We all pay the price when work­ers earn less than a liv­ing wage

The Washington Post Sunday - - SUNDAY OPINION - Join the de­bate at wash­ing­ton­post.com/lo­cal-opin­ions

Re­gard­ing the Aug. 2 ed­i­to­rial “Sober­ing news for min­i­mum-wage boost­ers”:

I agree with Mont­gomery County Coun­cil mem­ber Marc El­rich (D-At Large) that a re­cent min­i­mum-wage study is se­ri­ously flawed. Ask­ing busi­ness own­ers for their pro­jec­tions ob­vi­ously would pro­duce bi­ased re­sults. The pro­jected 23 per­cent loss in jobs re­sult­ing from in­creas­ing the min­i­mum from $11.50 to $15 per hour in­di­cates that there is an ex­tremely small mar­gin for pay­roll, which is dif­fi­cult to credit.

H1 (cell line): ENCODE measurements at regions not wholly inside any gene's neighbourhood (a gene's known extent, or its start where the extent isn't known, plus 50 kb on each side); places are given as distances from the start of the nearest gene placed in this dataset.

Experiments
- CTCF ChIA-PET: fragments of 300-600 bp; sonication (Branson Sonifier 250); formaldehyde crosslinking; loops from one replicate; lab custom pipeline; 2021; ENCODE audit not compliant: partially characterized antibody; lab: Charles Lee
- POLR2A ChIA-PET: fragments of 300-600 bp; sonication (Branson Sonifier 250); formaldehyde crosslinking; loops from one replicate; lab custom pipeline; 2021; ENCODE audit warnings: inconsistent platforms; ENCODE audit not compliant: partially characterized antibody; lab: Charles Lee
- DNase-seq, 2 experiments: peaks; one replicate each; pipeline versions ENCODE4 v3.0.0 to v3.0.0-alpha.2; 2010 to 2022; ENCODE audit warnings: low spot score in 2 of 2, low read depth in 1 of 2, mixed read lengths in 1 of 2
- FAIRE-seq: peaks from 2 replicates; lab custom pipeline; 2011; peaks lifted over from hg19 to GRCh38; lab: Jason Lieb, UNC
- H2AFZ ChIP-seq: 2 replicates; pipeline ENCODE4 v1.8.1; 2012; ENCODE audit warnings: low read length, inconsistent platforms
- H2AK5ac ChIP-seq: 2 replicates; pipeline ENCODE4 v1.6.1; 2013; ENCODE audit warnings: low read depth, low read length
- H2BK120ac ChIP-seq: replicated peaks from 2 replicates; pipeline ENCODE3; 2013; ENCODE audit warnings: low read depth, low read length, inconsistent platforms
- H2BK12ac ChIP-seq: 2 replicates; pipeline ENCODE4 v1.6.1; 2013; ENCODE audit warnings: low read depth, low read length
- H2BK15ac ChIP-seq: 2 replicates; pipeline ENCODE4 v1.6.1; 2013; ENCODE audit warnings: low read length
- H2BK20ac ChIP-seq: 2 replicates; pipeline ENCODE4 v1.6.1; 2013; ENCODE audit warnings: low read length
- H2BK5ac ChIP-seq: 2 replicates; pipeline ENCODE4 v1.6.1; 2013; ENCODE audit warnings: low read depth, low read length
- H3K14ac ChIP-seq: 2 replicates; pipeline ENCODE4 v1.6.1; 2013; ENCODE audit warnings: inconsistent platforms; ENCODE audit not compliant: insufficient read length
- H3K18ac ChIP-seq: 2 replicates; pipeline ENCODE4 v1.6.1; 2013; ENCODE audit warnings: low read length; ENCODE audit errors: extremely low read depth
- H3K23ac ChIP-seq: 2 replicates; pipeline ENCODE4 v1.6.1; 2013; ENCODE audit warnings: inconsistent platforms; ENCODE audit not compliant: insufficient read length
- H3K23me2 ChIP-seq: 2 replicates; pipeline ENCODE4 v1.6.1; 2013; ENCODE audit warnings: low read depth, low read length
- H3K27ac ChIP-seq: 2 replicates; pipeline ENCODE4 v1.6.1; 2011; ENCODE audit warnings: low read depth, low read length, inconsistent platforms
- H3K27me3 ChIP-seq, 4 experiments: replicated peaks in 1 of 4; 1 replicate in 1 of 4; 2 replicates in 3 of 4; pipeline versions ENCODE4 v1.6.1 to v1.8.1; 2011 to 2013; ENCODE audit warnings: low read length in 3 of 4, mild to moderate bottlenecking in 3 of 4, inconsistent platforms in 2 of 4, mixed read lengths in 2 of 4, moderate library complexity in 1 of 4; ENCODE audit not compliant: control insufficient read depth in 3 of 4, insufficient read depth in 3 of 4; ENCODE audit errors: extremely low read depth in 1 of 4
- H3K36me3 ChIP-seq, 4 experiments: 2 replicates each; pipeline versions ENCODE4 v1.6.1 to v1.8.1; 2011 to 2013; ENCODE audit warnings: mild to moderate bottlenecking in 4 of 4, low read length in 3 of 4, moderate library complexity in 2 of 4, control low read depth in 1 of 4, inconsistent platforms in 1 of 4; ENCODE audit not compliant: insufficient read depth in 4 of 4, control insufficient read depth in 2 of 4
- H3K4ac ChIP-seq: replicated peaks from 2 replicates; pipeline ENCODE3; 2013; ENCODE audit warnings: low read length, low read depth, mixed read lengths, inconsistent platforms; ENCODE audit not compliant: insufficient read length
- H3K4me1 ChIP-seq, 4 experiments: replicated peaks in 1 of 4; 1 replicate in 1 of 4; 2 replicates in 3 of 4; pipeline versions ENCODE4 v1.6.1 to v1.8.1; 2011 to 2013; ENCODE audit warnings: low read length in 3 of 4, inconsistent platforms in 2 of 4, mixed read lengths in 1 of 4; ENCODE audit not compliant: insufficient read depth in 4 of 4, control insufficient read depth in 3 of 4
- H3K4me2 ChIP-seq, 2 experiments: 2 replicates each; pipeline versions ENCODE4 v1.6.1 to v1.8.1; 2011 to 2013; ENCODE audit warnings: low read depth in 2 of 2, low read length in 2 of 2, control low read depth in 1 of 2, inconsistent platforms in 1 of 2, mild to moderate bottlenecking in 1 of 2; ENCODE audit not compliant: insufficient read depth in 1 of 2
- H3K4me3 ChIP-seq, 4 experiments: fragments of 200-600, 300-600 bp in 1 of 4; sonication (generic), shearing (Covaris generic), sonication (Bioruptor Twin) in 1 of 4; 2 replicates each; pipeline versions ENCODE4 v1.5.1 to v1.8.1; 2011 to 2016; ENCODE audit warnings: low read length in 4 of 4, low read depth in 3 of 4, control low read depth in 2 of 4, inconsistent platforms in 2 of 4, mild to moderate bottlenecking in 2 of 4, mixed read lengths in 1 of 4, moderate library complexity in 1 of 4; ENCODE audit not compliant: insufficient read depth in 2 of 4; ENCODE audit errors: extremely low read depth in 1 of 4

These stud­ies ap­par­ently do not take into ac­count other fac­tors. How many peo­ple may be able to stop work­ing two or more jobs to make ends meet? We of­ten hear about trickle-down eco­nom­ics, which is no­to­ri­ously in­ef­fec­tive. What about the ex­tra money that would stay in the com­mu­ni­ties where it was earned? Trickle-out eco­nom­ics?

The ed­i­to­rial board men­tioned the per­sonal and so­ci­etal ben­e­fits of pay­ing a true liv­ing wage. The mon­e­tary value of these ben­e­fits is hard to quan­tify and pre­dict; how­ever, they con­trib­ute greatly to build­ing stronger and more peace­ful com­mu­ni­ties, which is some­thing we des­per­ately need.

Al­low­ing busi­nesses to pay less than a liv­ing wage is the worst form of so­cial­ism. Such busi­nesses pros­per be­cause so­ci­ety bears the bur­den of fam­i­lies liv­ing in poverty. The price that we all pay for such a sys­tem is un­sus­tain­able and un­con­scionable.

Charles Goedeke, Lau­rel

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